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Re: the benefits of immutability
Vadim Nasardinov <email@example.com> writes:
> Perry E. Metzger wrote:
> > > The finality of the String class is a consequence of its
> > > immutability.
> > That's just plain incorrect. Obvious evidence is that there is also
> > a mutable string type and it is also final -- i.e. cannot be
> > subclassed. Just because the strings themselves are immutable
> > doesn't mean that you can't safely add extra methods etc. to a
> > subclass. The two are unconnected.
> Generally speaking, it can be pretty hard to safely add methods to a
> subclass without violating the Liskov substitutability principle.
Then we should abandon object oriented programming. In a language like
Java, most of the point of object oriented programming is
subclassing. Otherwise, modules and first class functions give you
everything you could want.
Of course, most of Java doesn't just permit inheritance but indeed
depends on it -- see, for example, all the standard interfaces which
would be meaningless without inheritance because they would have no
implementations. If you seriously argue that forbidding subclassing of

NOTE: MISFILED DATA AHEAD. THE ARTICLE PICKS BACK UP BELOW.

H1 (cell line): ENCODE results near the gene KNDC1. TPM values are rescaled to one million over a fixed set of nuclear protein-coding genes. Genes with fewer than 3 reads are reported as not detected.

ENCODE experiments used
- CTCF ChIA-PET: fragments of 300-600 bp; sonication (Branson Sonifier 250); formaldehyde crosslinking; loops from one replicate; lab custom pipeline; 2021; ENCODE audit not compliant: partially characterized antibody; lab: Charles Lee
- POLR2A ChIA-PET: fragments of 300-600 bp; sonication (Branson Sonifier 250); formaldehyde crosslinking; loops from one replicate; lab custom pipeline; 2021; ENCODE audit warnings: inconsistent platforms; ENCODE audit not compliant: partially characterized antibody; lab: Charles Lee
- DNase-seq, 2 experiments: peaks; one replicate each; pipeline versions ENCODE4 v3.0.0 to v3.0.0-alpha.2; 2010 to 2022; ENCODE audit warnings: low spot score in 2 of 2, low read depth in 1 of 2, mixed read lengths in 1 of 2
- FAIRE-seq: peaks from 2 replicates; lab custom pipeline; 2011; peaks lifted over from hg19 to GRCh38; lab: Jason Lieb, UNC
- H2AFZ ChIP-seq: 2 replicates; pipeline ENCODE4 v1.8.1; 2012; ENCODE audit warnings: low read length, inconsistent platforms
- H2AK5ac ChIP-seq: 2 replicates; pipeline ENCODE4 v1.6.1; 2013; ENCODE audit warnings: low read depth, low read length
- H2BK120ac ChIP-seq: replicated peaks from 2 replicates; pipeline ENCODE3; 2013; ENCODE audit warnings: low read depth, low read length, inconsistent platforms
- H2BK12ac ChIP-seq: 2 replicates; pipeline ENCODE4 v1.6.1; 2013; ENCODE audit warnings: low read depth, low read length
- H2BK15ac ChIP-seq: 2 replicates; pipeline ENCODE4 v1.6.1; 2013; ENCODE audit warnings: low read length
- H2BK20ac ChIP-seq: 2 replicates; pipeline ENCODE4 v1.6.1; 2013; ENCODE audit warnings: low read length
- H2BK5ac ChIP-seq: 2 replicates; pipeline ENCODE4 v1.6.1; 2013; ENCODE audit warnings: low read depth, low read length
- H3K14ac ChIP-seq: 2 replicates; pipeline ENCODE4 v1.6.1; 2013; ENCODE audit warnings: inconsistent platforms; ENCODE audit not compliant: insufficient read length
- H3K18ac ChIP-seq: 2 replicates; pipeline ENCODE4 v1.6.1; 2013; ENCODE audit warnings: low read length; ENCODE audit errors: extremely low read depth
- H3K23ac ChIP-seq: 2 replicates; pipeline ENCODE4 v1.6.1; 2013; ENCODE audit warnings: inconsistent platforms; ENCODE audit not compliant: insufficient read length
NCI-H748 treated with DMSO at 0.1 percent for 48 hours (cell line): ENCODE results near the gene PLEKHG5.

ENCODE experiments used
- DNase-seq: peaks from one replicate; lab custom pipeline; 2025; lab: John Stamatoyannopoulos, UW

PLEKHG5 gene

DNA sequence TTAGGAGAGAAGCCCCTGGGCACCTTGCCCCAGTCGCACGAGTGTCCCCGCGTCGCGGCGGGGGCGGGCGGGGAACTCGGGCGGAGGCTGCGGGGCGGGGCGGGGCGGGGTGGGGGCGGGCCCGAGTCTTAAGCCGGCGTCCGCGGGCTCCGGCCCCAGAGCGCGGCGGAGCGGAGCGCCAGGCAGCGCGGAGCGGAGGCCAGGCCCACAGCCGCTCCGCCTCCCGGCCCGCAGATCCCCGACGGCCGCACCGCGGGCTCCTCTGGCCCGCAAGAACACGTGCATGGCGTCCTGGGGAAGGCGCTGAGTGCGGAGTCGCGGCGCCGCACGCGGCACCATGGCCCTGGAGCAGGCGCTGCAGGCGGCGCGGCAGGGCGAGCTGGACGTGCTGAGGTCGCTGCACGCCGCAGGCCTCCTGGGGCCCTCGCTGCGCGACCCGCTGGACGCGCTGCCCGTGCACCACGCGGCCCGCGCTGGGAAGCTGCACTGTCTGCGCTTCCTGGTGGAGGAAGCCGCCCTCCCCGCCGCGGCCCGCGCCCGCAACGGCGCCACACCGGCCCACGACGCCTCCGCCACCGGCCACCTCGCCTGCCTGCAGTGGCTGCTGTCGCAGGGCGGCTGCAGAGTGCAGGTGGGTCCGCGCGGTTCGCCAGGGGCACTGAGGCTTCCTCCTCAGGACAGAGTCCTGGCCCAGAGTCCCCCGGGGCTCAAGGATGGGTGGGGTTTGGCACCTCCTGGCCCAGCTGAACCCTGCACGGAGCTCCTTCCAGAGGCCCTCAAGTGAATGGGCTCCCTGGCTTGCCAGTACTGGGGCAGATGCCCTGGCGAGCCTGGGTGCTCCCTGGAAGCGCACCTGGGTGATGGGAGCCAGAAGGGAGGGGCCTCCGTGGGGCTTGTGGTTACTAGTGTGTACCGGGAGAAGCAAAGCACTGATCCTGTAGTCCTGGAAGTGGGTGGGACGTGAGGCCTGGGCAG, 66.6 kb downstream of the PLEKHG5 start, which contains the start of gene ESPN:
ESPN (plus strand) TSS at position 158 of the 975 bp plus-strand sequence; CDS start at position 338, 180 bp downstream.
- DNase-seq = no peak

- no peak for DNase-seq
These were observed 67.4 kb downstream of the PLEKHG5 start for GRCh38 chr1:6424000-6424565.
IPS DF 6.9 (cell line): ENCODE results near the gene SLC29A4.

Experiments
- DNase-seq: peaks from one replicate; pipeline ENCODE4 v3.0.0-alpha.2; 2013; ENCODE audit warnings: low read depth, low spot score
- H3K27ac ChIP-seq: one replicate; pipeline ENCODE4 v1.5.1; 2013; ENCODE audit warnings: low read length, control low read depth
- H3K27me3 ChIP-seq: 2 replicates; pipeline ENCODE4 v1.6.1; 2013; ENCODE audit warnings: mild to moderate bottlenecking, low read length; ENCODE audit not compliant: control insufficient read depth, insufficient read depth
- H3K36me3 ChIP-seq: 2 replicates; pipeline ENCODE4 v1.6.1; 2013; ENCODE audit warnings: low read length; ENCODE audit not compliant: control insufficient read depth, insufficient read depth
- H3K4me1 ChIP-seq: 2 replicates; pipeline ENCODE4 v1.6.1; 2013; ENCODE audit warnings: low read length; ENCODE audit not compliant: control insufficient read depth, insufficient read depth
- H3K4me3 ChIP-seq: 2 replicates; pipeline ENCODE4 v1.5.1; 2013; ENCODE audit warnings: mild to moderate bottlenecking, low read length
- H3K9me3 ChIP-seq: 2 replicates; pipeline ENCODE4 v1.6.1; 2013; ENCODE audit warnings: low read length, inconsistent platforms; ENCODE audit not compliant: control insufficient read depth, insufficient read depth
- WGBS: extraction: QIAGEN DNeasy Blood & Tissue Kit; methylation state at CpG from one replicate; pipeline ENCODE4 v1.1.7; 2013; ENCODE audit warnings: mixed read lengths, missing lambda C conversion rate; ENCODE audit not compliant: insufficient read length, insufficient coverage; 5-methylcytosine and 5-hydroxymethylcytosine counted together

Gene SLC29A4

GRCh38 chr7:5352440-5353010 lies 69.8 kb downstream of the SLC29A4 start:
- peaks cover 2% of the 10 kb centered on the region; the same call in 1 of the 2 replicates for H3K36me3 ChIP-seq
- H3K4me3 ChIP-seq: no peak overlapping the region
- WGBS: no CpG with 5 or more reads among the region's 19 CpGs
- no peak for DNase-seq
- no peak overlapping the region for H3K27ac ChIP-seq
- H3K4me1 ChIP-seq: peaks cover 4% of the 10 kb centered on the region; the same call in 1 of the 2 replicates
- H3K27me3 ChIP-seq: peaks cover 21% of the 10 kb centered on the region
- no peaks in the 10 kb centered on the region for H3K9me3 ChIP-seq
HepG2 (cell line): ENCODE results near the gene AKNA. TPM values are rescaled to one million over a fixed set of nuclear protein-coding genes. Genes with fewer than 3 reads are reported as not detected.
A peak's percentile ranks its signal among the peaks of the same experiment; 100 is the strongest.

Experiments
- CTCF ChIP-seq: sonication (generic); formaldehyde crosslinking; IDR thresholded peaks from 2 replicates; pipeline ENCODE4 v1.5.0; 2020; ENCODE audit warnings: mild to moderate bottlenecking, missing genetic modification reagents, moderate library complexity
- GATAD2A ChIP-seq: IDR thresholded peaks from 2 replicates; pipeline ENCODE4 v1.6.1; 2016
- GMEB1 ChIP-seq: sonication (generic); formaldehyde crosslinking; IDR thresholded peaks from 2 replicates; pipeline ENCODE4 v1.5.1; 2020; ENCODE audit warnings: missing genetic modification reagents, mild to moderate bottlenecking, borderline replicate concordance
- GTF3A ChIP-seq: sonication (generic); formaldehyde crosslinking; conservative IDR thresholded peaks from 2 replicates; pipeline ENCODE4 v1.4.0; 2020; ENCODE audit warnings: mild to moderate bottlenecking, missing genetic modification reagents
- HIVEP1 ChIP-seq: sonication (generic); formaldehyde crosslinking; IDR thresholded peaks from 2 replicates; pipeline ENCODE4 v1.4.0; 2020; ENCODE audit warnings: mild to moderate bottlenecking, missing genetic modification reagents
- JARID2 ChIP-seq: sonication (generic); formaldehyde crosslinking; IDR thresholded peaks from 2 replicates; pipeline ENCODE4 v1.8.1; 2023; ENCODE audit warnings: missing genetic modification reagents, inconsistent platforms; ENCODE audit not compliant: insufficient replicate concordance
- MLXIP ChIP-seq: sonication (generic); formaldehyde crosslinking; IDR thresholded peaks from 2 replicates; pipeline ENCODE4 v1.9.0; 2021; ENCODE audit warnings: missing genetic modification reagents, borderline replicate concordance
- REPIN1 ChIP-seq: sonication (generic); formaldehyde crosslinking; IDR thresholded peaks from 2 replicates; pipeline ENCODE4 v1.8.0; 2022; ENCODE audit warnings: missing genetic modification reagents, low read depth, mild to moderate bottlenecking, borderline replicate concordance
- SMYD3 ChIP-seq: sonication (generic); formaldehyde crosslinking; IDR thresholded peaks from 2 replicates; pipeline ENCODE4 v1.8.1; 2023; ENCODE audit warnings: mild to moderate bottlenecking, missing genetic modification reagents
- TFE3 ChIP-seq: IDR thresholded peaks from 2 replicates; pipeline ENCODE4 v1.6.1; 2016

String has something to do with the Liskov substitutability principle,
then you have some explaining to do about the entire rest of Java.
I would therefore guess that this new reason you bring up is not the
reason for making String final, either.
> The problem is not that you can't add methods safely.
Well, then, again, if inheritance is unsafe, why does the whole rest
of the language permit it and indeed depend on it?
In any case, you could have the grace to admit your initial argument
which you've silently abandoned was incorrect. To remind everyone, you
claimed that String had to be final because it is immutable and that
there was that there was a non-final mutable string class. Of course,
String could be non-final and yet immutable, and StringBuffer is also
Perry E. Metzger firstname.lastname@example.org